5. This history of this legislation is also significant as bearing out the same idea. The first Tenancy Act of 1939 had no provision with regard to statutory tenants, but that Act was amended by Act 26 of 1946 and Section 2A was incorporated and that section is in terms similar to Section 4 of the present Act. and it is rather important to note that a locus penetentiae was given to the landlord for a period of one year to make an application for a declaration that a particular person on the land was not a tenant. When the Act of 1948 was passed, S 4A incorporated into this Act by Schedule I the provisions of Sections 3, 3A and 4 of the Act of 1939, and Section 3A provided:
'Every tenant shall, from the eighth day of November 1947 be deemed to be a protected tenant for the purposes of this Act and his rights as such protected tenant shall be recorded in the Record of Rights, unless his landlord has prior to the aforesaid date made an application to the Mamlatdar for a declaration that the tenant is not a protected tenant.'
Then the Act of 1948, as already pointed out, by Section 27 rendered sub-tenancies invalid. Therefore, the Legislature had clearly this in mind that the sub-tenancies created during a particular period, and which had not been challenged by the landlord as provided by Section 2A and which inferentially the landlord had accepted, should be protected and the subtenants under these sub-tenancies should be continued to cultivate the land which they had been cultivating for some time.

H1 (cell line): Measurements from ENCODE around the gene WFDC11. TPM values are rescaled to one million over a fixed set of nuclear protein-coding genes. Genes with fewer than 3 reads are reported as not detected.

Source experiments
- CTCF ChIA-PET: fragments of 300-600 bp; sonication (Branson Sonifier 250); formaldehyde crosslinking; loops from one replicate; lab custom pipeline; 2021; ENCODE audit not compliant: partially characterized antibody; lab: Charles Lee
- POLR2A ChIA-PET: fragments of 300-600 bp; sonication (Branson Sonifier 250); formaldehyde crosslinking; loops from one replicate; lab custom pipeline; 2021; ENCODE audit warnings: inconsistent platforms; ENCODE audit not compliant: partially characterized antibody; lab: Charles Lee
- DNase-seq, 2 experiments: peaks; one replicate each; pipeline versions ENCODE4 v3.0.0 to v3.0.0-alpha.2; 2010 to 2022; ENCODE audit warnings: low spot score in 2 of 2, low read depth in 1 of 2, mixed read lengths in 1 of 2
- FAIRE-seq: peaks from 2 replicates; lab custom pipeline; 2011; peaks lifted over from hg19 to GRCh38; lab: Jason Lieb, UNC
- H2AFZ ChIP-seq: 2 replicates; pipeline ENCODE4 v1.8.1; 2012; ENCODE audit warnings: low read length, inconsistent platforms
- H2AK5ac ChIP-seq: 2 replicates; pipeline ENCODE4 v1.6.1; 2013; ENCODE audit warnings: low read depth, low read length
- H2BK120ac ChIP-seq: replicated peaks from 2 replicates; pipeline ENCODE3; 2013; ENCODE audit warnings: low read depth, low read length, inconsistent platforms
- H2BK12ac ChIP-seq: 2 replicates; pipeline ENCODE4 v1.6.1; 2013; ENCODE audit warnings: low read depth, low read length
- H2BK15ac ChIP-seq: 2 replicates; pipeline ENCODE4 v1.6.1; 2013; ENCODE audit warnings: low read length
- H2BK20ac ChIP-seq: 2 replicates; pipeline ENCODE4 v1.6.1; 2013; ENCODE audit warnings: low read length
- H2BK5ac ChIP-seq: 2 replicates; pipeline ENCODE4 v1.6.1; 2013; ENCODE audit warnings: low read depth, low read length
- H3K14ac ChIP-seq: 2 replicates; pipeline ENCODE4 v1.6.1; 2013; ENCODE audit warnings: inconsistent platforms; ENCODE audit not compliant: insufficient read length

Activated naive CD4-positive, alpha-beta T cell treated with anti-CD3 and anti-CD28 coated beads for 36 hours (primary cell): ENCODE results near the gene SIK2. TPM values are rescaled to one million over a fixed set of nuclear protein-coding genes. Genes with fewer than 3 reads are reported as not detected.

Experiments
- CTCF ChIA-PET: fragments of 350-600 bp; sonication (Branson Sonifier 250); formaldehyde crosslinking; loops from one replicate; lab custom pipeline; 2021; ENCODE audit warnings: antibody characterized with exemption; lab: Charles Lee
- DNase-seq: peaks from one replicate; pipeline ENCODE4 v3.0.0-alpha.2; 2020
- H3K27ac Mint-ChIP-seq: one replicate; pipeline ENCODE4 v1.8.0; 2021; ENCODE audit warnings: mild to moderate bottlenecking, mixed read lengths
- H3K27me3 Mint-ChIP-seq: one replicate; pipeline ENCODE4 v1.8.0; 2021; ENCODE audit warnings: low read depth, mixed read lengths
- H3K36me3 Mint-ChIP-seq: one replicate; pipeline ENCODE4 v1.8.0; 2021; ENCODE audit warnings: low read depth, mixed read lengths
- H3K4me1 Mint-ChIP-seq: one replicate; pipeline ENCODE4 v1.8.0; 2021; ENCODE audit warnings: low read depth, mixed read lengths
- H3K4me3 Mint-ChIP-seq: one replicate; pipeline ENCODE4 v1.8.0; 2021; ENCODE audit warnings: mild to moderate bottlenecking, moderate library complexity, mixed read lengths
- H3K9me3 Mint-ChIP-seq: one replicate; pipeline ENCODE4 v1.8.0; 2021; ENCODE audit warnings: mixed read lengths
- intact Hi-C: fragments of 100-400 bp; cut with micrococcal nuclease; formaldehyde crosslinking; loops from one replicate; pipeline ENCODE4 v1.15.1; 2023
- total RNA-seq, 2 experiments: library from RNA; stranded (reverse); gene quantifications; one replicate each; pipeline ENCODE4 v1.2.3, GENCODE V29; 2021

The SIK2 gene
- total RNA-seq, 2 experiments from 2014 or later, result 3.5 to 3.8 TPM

6. Mr. Patel with his usual fairness found it difficult to explain what object the Legislature had in mind in enacting s. 4. His first rather diffident answer was that the intention might have been to provide for tenancies created by an oral contract or a contract which it might be difficult to establish by evidence. That answer is obviously untenable because Section 4 does not deal with contractual tenants. A tenant under a contract whether it is a written or an oral contract, even if the contract is difficult to prove, is still a contractual tenant, and the language of Section 4 clearly negatives the suggestion that the Legislature was thinking of a particular type or class of contractual tenants. The other answer suggested by Mr. Patel was that Section 4 was a surplusage. Now, a Court must be very loath to hold that when a Legislature in an important social measure solemnly enacts a provision to give protection to a particular class of tenants, such a provision is a mere surplusage to which no effect should be given, and when we find that effect can be given to Section 4 and a large class of sub-tenants could be protected, then it is impossible to accept Mr. Panel's argument that we must ignore Section 4 and proceed to construe the Tenancy Act as if that section did not find a place at all in the statute. Mr. Patel has drawn our attention to various sections of the Act and he has suggested that if we put the interpretation upon Section 4 which We are doing, it may lead to certain difficulties and anomalies. Now, even a Full Bench should not try to cross more than one hurdle at a time, and here we are only concerned with the specific question which we have posed as the question which falls for the consideration of this Bench. But, undoubtedly, in construing a section one must look at the scheme of the whole Act and one must ordinarily try to avoid giving a construction to a section which would render the working of the Act as a whole difficult. But after giving our most careful consideration to all that Mr. Patel has said, we do not think that any serious difficulty or anomaly would arise if we construe Section 4 as we propose to do.